Back in the late 1970s and early ‘80s, even as the first women’s groups were being formed at Fresno State and Cal Arts by women like Judy Chicago, even as Black power and Chicano caucuses were sprouting up in colleges nationwide, Said lent a strong intellectual voice to the ideas at the core of the disenfranchised “other.” Women, ethnic minorities, and anyone directly and indirectly subject to marginalization were impacted by the logical conclusions of his essays. The imprimatur of Said’s intellectual position, the clarity of his conceptions, his undisputed brilliance came in the ‘80s and ‘90s to inform and support art and social theories from post-colonialism to post-structuralism. Whether you agreed with the specific and implied villains and victims of Said's views, you could not but appreciate Said’s prescient global view of things, the unique manner he came at information to shed light on insular truth systems, suggesting that we might take that really tough step of looking outside ourselves.

Jean-Léon Gerome, "Slave Market
(For Sale)," 1866, oil on canvas.

His theories on the “other” were both intellectual and highly personal. Edward Said was born in Jerusalem in 1935, during the British mandate over Palestine. His family moved per force to Egypt and he attended schools in Cairo. After immigrating to the U.S., he received his B.A. from Princeton and his M.A. and Ph.D. from Harvard. His works spanned topics on literature, music, Middle Eastern politics; his book called Orientalism set the benchmark for the studies of alterity that have dominated art theory since the early 1980s. Other books included Reflections on Exile and The End of the Peace Process; he wrote a regular column for the Arabic newspaper Al-Hayat in London; and served as a professor at Columbia for nearly forty years.

Said also was a member of the Palestinian National Council--a parliament-in-exile--from 1977 to 1991. He had been an advocate of peace, even to the extent of helping to draft ideas for the Palestine National Congress on a 'two-state solution,' the only real hope for reconciliation in the Middle East. But after 1993 and his resignation from the Council, Said became one of the most public critics of Arafat and of the peace talks. He felt that participating in the Oslo Accords was no more than empty maneuvering. His every lecture and article over the last decade saw this brilliant theorist fall into the very mire on which he’d built a career.

With a blindness to his own process, Said created his own cultural hierarchy, with its very own demonized, fictional and constructed “other:” the Zionist Jew. With stunning myopia, Said began to use the very visual and literary metaphors and representations he had decried in the West’s construction of the Oriental--words like bestial, brutal, animal abounded--as he increasingly painted every Jew with the broad brush of rabid Zionism (just as the West had dismissed the Orient). Making preposterous claims that the Zionists have the “entire U.S. Senate at their beck and call,” exploiting the very categories of race and color he’d so valiantly and astutely helped to deconstruct, he called on American blacks to join the Palestinian struggle, fanning racial hatreds and undermining efforts at peace. We have seen the result of this kind of thinking over the last three horrific years.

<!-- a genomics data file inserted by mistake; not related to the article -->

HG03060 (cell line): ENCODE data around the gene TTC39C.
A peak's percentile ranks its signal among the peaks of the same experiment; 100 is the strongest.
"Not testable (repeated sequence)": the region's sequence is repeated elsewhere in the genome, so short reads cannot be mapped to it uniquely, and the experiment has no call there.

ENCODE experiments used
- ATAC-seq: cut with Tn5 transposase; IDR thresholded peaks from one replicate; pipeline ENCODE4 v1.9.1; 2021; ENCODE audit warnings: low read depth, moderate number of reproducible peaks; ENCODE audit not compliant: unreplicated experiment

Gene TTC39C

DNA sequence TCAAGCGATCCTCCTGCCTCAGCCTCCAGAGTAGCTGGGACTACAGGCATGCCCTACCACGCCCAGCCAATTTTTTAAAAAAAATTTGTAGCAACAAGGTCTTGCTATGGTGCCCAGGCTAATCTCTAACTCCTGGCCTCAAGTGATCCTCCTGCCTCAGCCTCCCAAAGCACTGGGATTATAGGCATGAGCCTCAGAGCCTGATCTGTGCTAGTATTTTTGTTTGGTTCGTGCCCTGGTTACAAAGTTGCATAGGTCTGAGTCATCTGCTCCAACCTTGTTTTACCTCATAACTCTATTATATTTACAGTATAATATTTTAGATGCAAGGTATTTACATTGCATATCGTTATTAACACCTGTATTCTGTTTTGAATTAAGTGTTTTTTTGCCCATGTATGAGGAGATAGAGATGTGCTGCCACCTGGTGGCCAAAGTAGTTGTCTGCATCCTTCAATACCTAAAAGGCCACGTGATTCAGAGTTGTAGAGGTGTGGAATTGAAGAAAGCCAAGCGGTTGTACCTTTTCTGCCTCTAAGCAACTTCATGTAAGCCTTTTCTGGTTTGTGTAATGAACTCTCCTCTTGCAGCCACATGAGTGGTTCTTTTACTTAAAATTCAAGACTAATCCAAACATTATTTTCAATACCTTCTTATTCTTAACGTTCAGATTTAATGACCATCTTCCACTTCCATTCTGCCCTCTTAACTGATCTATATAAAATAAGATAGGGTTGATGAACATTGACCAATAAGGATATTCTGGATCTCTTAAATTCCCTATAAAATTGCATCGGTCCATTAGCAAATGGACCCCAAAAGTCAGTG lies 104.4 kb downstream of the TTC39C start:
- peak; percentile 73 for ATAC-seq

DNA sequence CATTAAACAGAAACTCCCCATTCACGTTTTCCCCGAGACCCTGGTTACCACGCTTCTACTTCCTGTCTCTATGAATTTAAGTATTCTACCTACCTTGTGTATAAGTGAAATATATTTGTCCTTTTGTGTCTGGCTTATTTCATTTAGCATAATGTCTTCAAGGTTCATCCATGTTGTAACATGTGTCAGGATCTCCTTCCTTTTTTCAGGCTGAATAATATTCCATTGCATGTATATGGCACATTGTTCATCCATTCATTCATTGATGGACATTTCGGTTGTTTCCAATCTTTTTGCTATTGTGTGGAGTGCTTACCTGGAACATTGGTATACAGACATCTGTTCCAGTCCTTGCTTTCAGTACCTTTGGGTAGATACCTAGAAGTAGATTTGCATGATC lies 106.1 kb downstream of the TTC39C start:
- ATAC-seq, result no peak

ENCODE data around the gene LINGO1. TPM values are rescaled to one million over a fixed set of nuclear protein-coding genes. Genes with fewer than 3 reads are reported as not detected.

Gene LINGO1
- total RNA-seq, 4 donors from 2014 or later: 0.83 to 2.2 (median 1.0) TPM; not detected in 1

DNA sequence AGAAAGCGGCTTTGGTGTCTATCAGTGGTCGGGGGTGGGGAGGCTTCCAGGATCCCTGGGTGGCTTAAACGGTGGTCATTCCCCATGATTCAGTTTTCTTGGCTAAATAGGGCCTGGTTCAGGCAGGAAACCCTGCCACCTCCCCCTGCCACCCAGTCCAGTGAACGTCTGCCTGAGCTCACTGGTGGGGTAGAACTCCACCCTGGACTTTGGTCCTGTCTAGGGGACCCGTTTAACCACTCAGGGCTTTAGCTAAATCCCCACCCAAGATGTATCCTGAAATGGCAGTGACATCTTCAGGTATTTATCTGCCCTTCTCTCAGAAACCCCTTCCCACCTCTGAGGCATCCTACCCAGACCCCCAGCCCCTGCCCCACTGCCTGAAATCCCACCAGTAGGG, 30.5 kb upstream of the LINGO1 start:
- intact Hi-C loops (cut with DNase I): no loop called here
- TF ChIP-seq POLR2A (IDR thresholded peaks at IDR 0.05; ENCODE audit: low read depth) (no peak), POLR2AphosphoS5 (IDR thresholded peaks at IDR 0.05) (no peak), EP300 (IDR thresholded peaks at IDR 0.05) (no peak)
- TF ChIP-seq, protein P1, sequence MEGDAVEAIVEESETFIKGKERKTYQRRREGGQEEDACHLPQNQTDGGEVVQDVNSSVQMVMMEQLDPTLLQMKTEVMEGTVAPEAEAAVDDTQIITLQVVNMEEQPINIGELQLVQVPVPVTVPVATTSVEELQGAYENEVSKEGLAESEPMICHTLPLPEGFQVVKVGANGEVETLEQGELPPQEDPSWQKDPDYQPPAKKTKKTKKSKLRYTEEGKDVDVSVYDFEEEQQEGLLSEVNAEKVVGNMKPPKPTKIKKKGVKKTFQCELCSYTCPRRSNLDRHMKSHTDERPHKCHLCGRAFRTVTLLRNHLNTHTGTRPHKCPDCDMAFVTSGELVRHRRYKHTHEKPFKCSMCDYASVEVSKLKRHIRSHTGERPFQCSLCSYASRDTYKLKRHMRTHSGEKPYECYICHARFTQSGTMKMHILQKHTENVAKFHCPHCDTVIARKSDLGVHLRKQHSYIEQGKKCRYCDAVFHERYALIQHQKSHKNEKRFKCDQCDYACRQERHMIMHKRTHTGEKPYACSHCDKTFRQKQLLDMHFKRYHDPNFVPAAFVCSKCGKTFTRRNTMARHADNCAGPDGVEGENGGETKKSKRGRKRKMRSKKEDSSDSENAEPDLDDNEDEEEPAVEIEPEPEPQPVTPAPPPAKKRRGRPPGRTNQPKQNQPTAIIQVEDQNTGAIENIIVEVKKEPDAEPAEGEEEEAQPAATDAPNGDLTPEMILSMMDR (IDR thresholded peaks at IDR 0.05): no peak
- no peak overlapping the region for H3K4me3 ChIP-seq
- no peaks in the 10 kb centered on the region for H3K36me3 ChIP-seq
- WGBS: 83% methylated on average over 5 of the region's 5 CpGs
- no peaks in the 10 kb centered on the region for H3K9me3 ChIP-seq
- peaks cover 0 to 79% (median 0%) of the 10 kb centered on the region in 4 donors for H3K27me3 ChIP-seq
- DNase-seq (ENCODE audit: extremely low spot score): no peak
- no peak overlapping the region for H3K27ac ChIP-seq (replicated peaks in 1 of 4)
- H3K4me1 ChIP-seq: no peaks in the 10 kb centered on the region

So what began as Said’s efforts to transcend racial differences, to undo the fiction of the other, ended with his constructing his own subhuman “other:” the Jew. His death sits at the epicenter of my opening ruminations. I have had to process his passing with an uneasy lack of resolution that attends so many things in life’s experience.

As to the possibility of classroom esoterica having any bearing on real life, an issue I struggle with each time I teach, Said made his theories on colonial power a springboard for what began as humanistic political activism and a genuine concern for the under-represented. He said that his teaching, writing, academic and personal life were of one fiber, and that theory for its own sake was in essence empty. With this I strongly agree. As one who exposed the role of power, symbolic language, and class, he deserves our remembrance and respect. As one who eventually applied his theories and subtle erudition to reify divisions and replace one hated “other” for another, he personifies this compartmentalized non-gestalt that increasingly characterizes the way we think, act and experience the world today. And as I pay him homage and deep protest at once, I have no comfort of closure.